Of course not. Are you crazy even asking me that question?
Oh, sorry. You didn’t ask; I asked on your behalf.
I bring this up because of a major, major upheaval — on Twitter primarily — against a New York Times opinion piece today.
It’s a silly piece, called “Trump’s ‘Purple’ Family Values,” which attempts to explain how — well, never mind my description. The writer encapsulates his purpose in this sentence: “Baffling as it may be to elites, Mr. Trump embodies a real if imperfect model of family values [to conservatives in his home state of Nebraska].”
Baffling? Any piece containing that sentence would make any rational person yell, “WHAAAAAA?” And after I did exactly that, I read through the piece.
But on Twitter today! OMG. Highly intelligent, respectable people I follow are going haywire, blaming the New York Times for the op, accusing the Times — remember, this is an outsider’s view, not the paper’s — of normalizing Trump by publishing this dimwitted slop.
As if by printing this, the Times has conspired with the writer (more about him in a second) to BRAINWASH US READERS INTO ACCEPTING TRUMP.
I know, I know. All of us are swimming around in deep conspiracies, trying to keep our nostrils above the muck. And I’m not sure why the Times put this particular inanity on its op page. But the Times does occasionally publish half-assed and earnest apologias and/or sales pitches from some regular columnists, as well as from dubious sources, Reason Magazine, for one. As I know well, Reason is published by the Cato Institute, the Koch Bros’ “libertarian” “think tank.”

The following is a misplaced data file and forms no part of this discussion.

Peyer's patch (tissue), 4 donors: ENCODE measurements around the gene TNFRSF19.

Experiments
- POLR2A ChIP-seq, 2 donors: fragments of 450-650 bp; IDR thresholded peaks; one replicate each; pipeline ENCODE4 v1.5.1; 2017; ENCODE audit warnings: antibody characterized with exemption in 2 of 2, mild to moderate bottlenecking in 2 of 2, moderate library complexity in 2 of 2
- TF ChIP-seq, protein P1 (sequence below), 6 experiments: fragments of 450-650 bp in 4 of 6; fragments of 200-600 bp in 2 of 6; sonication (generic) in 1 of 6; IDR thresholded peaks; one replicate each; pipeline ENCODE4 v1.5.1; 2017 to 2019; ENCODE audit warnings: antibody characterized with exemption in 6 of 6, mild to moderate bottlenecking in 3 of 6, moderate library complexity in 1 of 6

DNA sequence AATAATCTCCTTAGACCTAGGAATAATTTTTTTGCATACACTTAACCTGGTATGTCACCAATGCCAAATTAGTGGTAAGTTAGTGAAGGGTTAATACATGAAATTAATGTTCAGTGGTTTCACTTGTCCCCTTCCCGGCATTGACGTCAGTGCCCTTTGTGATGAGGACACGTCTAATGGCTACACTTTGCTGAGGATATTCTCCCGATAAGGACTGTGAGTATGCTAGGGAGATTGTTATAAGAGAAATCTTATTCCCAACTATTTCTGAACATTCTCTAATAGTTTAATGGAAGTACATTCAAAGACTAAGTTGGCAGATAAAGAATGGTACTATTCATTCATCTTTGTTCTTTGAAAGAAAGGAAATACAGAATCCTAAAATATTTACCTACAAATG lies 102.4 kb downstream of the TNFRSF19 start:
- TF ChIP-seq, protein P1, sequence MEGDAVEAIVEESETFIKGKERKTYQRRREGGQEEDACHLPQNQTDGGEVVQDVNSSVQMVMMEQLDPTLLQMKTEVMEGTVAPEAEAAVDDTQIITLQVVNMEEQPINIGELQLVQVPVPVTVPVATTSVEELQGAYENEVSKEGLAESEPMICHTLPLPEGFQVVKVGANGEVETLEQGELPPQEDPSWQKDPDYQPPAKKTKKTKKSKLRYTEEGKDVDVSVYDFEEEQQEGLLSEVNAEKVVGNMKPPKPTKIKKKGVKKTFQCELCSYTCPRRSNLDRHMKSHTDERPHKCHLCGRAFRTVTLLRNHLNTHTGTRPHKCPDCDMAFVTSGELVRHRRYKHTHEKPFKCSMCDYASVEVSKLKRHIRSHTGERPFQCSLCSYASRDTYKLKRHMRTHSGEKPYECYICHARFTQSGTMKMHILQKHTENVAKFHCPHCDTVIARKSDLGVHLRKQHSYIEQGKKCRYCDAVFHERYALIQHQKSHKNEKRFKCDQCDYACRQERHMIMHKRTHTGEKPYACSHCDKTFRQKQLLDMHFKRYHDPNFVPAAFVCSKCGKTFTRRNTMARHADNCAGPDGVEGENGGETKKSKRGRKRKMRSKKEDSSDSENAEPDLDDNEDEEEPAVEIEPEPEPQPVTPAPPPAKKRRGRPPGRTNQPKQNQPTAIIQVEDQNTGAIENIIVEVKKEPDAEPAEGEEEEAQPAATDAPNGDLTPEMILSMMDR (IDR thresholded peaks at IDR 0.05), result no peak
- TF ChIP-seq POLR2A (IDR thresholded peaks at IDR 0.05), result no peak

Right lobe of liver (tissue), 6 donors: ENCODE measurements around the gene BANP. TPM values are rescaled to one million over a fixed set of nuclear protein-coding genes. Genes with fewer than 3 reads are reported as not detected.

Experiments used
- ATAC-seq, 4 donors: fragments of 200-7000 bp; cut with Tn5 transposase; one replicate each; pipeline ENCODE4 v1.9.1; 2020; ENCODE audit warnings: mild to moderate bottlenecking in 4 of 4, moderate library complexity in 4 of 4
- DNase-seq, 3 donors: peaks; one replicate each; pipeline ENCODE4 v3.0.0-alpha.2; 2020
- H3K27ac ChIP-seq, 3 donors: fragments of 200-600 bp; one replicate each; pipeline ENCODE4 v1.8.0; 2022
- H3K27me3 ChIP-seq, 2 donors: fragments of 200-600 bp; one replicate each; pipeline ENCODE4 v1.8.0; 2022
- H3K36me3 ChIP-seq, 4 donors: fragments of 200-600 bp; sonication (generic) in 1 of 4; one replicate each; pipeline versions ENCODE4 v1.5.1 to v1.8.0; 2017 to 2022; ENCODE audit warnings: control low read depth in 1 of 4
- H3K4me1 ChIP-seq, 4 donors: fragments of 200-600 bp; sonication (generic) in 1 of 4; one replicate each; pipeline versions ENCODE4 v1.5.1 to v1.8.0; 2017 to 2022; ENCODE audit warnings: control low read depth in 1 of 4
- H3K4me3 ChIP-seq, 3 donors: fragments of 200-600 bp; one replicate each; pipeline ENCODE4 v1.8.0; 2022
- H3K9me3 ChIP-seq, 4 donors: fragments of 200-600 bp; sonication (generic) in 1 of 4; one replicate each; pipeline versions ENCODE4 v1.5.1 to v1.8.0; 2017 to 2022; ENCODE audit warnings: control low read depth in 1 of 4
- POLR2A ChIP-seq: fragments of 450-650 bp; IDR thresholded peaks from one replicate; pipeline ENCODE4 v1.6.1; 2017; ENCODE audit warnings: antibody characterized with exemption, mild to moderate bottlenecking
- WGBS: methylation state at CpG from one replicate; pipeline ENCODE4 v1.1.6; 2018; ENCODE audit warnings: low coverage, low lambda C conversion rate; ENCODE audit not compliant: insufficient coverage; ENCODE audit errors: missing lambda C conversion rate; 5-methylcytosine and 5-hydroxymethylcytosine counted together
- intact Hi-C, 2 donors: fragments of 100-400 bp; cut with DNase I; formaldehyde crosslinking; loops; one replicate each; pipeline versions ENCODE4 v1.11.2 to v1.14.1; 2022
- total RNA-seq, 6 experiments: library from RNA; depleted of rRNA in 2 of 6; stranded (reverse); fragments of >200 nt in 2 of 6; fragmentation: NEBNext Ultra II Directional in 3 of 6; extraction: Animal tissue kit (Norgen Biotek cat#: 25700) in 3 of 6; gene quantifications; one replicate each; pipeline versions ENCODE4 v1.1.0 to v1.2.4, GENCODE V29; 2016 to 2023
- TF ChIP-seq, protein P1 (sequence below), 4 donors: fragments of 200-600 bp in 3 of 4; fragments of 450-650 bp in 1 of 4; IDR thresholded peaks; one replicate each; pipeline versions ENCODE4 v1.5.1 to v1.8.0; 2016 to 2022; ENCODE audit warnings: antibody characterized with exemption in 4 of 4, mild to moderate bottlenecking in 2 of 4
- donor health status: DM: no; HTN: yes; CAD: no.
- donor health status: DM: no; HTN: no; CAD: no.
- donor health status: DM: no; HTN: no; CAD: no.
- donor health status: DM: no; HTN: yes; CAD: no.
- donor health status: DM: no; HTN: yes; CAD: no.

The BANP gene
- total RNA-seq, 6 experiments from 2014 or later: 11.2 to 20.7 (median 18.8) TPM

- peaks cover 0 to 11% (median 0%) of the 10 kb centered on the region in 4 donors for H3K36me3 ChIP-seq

If you want to peruse really slimy stuff, do read the ops from Reason, which — very much like conservative opinions spewed from the Five on the Supreme Court — set out a fact-free “libertarian” thesis and work backward, twisting like mad to produce what they think is an adequate simulacrum of persuasive logic.
Here’s my approach to stuff like this:
- I first take a look at the association(s) of the writer. In the case of Trump’s royal purpleness, the writer Matthew Schmitz is a senior editor at something called First Things, “America’s Most Influential Journal of Religion and Public Life.” Its credo?
First Things is published by the Institute on Religion and Public Life, an interreligious, nonpartisan research and educational 501(c)(3) organization. The Institute was founded in 1989 by Richard John Neuhaus and his colleagues to confront the ideology of secularism, which insists that the public square must be “naked,” and that faith has no place in shaping the public conversation or in shaping public policy.
So it’s trying to shove faith into our faces. That’s who Matthew Schmitz is. So right away, I shrug. Guy is selling religion through an institute which pays no taxes. Couldn’t be more disgraceful.
- Then I read it, using my irritation as a prompt to activate my brain. I don’t just get mad; I make my mind assault the writer with objections, with logic. I put my arguments and my contempt into words. Having thus exercised my brain, I…
- Go into the readers’ comments, where I often find my own objections or get to exercise my brain some more.
- Having stimulated my intellect and expressions first thing in the morning, I collapse in exhaustion.
- I drink more coffee.
So there you go. Far from washing my brain into flaccid idiocy, far from epiphanizing me into belief in supernature, the Times has awakened me, made me crisp and ever more rational.
And to all my Twitter compatriots, many of whom I love and admire: It’s OK. I haven’t been duped, I haven’t gone soft, I haven’t forgotten we’re in a nightmare that is continuing longer than often seems bearable, but we bear it because it will be over eventually.
We will all wake up and then we’ll have a hell of lot of work to do.
And P.S. Where will we get the facts of life if not from the Times?